Showing 111 - 118 of 118 entries
MSCI BlogCurrency Hedging: Adapting to Volatility
In the past, institutional investors largely ignored currency hedging in their international equity portfolios.
MSCI BlogShould you hedge your foreign currency exposure?
The volatility of currency has increased in recent years as a combination of quantitative easing and currency wars fuel swings in the foreign-exchange market.
MSCI BlogUnpacking the volatility so far
The year that began in January stands out for the uncertainty that has rocked the global economy. The search for growth, the prospect of deflation and a slowdown in China have combined to roil financial markets and challenge asset owners and managers worldwide
MSCI BlogGLOBAL EQUITY ALLOCATION: A NEW PARADIGM IS DEVELOPING
Maintaining a “home bias” in the equity portfolio may come with huge opportunity costs. In a 2012 study MSCI prepared for Norway’s Ministry of Finance, we examined...
MSCI BlogCHINA A-SHARES: TOO BIG TO IGNORE
China A-Shares are too big to be ignored but remain difficult for many institutional investors to access. How can global investors avoid a stock market that is now the world’s third-largest, with a total market value of nearly USD 4 trillion, putting it just behind the United States and Japan?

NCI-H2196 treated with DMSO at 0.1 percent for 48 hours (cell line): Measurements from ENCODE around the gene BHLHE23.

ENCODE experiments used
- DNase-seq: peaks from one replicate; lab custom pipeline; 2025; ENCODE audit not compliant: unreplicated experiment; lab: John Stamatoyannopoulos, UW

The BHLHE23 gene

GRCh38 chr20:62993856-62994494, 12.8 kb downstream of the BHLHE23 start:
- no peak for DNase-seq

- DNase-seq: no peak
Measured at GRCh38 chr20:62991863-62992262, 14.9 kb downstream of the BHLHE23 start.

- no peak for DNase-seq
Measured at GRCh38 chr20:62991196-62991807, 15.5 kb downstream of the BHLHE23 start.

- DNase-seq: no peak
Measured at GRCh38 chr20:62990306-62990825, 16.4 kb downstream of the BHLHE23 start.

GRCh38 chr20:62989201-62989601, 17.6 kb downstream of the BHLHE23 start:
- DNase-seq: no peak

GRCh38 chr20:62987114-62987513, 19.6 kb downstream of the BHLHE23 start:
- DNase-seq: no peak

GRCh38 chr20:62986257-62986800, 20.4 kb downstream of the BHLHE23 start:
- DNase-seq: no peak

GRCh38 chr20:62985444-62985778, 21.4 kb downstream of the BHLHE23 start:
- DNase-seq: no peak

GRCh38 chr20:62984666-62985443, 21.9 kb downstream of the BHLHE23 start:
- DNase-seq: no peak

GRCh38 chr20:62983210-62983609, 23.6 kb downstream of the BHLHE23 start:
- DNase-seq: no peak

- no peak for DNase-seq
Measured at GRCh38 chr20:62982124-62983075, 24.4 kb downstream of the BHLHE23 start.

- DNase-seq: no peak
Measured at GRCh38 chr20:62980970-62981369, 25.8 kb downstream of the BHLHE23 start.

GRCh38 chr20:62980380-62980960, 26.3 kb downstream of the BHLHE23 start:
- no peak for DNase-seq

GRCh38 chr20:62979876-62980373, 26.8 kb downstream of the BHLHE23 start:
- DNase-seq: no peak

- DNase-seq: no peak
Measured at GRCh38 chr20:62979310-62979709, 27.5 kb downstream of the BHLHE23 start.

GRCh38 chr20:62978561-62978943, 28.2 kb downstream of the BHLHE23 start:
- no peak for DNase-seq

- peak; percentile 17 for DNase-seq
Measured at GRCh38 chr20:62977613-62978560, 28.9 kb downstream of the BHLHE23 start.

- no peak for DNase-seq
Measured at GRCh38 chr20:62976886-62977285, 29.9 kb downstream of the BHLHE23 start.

MSCI BlogSMALL CAPS - NO SMALL OVERSIGHT
Many institutional investors recognize that their reference universe should include large-, mid- and small-cap equities and that smaller companies should earn a risk premium over larger ones. In practice, however, many of these investors - particularly in Europe and Asia - underweight the small-cap segment.
MSCI BlogSOME LIKE IT HOT: VERY ACTIVE MANDATES IN A CORE-SATELLITE STRUCTURE
Investors have long debated the benefits of active versus passive investing. There are institutional investors with strong convictions in each camp, but many have become increasingly pragmatic, combining active and passive mandates in pursuit of the best risk-adjusted return.
MSCI BlogThe Next Generation of Global Investors
We’ve observed that many institutional investors have abandoned their historical domestic-equity bias and now view global equities as a single, broad asset class. In high-growth economies, however, particularly in Asia, Central and Eastern Europe, Africa and Latin America, many investors remain focused primarily on domestic stocks.